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Neighborhood associations can increase value, happiness

In 2019, Sean McMains and Kris Spilker put in an offer on a house in Beacon Hill, an older neighborhood of mostly modest bungalows just north of downtown. Two days later, they decided to check out their new neighborhood and take in Porch Fest, the homegrown, progressive house concert sponsored by the Beacon Hill and Alta Vista neighborhood associations.

“I remember there was a mariachi band playing Ozzy Osbourne on someone’s front porch,” Spilker said. “People immediately starting welcoming us, asking our names, where we were from, things like that. When the band stopped, they were like, ‘C’mon with us to the next house.’ ”

There, they enjoyed fajitas and a different band playing jazz.

“Everyone was so friendly, it was amazing. We knew we were home,” said Spilker who, with McMains and their five children, has now lived in Beacon Hill for three years.

Events like Porch Fest are just one of the benefits of living in an area with a strong and active neighborhood association — and few associations are as active as the one representing Beacon Hill.

Cynthia Spielman with the Tier One Neighborhood Coalition contends that a good neighborhood association can not only improve residents’ lives, it can also help bring a community together. Here, neighbors mingle in the shade during the recent Alta Vista and Beacon Hill Porch Fest.

Sam Owens, Staff Photographer / San Antonio Express-News

Cynthia Spielman, who serves on the steering committee of the Tier One Neighborhood Coalition, an alliance of more than 50 neighborhood groups in the San Antonio area, contends that a good neighborhood association can not only improve residents’ lives, it can also help bring a community together.

“They do this by tackling difficult issue residents face and by sponsoring fun, social events where people get to know one another,” said Spielman.

A strong neighborhood association can also help smooth out differences among neighbors, she said.

“If people have faith that their concerns will be heard, they’ll be less likely to get angry with one another over potentially divisive issues,” said Spielman, who is also a board member of the Beacon Hill association. “They realized, Hey, we’re neighbors; it’s not you against me.”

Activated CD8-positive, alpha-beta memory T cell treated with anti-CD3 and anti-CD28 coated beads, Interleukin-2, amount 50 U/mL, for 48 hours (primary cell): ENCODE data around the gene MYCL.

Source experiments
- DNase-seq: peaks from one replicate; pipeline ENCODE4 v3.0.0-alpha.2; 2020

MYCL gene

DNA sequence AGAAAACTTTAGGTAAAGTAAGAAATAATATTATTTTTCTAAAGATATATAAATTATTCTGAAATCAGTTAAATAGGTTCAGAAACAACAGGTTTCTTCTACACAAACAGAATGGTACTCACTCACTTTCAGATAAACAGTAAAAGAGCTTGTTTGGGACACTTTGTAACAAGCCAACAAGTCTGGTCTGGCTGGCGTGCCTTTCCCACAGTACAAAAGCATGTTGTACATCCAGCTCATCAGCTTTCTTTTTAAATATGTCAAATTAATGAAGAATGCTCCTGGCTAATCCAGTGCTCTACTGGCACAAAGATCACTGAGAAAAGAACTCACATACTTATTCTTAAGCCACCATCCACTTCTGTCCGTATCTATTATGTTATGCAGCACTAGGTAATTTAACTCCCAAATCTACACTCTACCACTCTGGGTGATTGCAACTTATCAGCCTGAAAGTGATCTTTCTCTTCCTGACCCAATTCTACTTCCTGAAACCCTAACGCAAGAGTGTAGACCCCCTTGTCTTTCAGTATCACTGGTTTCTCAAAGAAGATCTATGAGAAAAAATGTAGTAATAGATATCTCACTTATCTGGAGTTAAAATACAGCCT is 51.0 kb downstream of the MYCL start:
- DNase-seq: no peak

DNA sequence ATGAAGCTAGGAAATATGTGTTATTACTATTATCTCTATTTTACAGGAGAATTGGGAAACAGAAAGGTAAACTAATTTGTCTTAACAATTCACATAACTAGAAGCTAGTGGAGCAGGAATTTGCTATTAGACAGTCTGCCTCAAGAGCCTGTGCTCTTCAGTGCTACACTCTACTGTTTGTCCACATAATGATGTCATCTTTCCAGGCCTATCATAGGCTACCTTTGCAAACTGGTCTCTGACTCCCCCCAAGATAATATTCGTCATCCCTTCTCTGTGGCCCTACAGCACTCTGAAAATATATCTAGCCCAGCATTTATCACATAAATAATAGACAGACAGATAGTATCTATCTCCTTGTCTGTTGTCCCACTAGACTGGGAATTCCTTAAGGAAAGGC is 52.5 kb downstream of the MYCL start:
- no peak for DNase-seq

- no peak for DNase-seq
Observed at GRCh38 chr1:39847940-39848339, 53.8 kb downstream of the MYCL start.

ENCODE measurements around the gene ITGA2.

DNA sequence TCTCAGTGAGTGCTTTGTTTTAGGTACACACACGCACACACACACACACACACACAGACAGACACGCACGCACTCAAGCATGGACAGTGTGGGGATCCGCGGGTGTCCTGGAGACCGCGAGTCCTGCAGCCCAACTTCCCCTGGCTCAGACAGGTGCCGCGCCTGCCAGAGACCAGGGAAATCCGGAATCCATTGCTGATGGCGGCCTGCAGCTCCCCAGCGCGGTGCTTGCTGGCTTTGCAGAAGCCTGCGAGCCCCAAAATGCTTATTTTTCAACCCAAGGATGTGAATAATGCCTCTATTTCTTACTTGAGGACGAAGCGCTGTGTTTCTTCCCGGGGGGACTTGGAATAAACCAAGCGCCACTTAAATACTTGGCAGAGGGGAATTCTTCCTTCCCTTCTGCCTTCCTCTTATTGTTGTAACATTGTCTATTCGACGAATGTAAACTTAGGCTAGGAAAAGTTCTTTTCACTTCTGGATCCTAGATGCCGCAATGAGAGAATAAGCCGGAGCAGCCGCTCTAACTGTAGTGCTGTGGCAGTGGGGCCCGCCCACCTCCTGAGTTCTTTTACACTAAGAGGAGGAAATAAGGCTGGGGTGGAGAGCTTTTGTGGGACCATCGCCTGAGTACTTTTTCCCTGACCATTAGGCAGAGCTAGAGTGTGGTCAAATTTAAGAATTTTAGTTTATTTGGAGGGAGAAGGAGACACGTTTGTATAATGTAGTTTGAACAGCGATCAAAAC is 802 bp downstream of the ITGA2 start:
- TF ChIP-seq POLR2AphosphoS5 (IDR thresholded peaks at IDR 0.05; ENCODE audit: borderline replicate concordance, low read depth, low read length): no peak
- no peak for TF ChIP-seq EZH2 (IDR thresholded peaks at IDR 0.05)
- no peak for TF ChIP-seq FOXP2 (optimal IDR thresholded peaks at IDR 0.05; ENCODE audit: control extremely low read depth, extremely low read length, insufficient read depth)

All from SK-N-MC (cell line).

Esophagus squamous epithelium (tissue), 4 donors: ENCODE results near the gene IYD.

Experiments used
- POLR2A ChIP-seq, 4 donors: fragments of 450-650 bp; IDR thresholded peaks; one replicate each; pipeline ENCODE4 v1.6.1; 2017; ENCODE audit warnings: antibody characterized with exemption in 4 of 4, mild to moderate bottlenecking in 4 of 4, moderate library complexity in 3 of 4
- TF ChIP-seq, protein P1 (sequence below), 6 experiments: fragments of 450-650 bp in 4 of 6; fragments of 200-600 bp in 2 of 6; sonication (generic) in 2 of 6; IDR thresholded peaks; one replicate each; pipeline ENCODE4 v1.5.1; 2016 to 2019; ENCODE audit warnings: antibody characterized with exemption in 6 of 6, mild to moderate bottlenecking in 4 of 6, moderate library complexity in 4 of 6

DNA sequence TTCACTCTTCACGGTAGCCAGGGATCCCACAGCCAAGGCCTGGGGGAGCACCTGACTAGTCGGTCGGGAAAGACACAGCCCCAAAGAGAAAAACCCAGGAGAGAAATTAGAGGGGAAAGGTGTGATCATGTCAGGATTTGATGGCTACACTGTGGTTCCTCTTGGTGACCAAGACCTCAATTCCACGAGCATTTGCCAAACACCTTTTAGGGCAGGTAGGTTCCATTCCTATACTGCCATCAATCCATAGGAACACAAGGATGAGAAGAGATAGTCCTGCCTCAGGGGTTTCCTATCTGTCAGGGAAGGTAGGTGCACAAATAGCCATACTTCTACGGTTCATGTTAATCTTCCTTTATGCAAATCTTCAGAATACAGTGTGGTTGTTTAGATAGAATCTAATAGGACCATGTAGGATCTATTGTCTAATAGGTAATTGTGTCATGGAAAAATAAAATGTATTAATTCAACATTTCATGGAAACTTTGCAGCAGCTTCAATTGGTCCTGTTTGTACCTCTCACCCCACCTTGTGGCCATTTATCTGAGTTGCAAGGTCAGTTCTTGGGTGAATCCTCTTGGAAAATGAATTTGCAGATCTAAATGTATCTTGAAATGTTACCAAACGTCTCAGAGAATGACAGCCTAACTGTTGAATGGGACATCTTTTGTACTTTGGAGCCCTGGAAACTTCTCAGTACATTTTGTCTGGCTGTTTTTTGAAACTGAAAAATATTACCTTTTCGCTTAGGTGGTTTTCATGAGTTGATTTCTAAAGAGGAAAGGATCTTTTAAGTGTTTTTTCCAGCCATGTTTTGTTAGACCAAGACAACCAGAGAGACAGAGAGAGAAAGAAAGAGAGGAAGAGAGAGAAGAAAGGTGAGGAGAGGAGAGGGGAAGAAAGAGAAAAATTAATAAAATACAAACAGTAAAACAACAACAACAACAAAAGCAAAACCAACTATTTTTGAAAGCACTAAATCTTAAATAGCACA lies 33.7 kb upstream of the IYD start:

Neighborhood associations differ from homeowners associations. Neighborhood associations are usually run by volunteers and membership is voluntary. Homeowners associations are usually created by developers, membership is mandatory and requires dues to pay for maintenance of common areas and to enforce standards of appearance within the community.

The Mission San José Neighborhood Association, which encompasses the area surrounding the historic mission, was founded in 1995 to address a lack of basic infrastructure such as sidewalks, drainage and lighting. Today it continues that fight while also acting as a steward to prevent inappropriate development near the mission.

People shield themselves from the sun with umbrellas and shade as they listen to the local art rock band Buttercup during the Alta Vista and Beacon Hill Porch Fest.  The neighborhoods have become a preferred destination for young professionals in search of the amenities of urban living.

People shield themselves from the sun with umbrellas and shade as they listen to the local art rock band Buttercup during the Alta Vista and Beacon Hill Porch Fest. The neighborhoods have become a preferred destination for young professionals in search of the amenities of urban living.

Sam Owens, Staff Photographer / San Antonio Express-News

“Without the association all these years, a lot of that protection might not have happened,” said President Theresa Ybañez, who added that the association also sponsors events such as street clean-ups, a holiday parade and art activities for area children.

In the Monticello Park Historic District on the West Side just north of Woodlawn Lake, the Monticello Park Neighborhood Association puts more emphasis on acts of kindness and education. Volunteers will help elderly neighbors with yard work or by running errands they cannot do themselves. The organization also awards scholarships to high school seniors living within its boundaries.

“But we also have fun,” said Pam Carpenter, the organization’s secretary. “Two or three times a year, we have pink flamingo parties where the yard hosting the party will be ‘flocked’ with one large flamingo statue and a whole lot of little ones.”

Founded in 1978, the Beacon Hill association has become more active in recent years as the neighborhood, like many surrounding downtown, has become a preferred destination for young professionals in search of the amenities of urban living. In addition to being close to downtown, Beacon Hill is also within walking distance of the Pearl, Brackenridge Park and the St. Mary’s Strip.

“The association is having a good time,” said Spielman, who has lived in Beacon Hill for 21 years. “The neighborhood has a lot to offer, and a lot of younger, newer residents are stepping up and volunteering their time and talents.”

At the same time, however, this influx of well-heeled buyers is quickly pricing out many families, especially non-native English speakers and people of color, who have lived there for years, even generations.

Theresa Ybañez, president of the Mission San José Neighborhood Association, asks passersby to sign a petition at the entrance of the Missions National Historical Park in 2021. The neighborhood association was protesting what they see as “a lack of concern by the City of San Antonio to protect the Missions from development that does not protect what was promised: the universal value, the cultural heritage of residents, and an authentic experience for visitors.”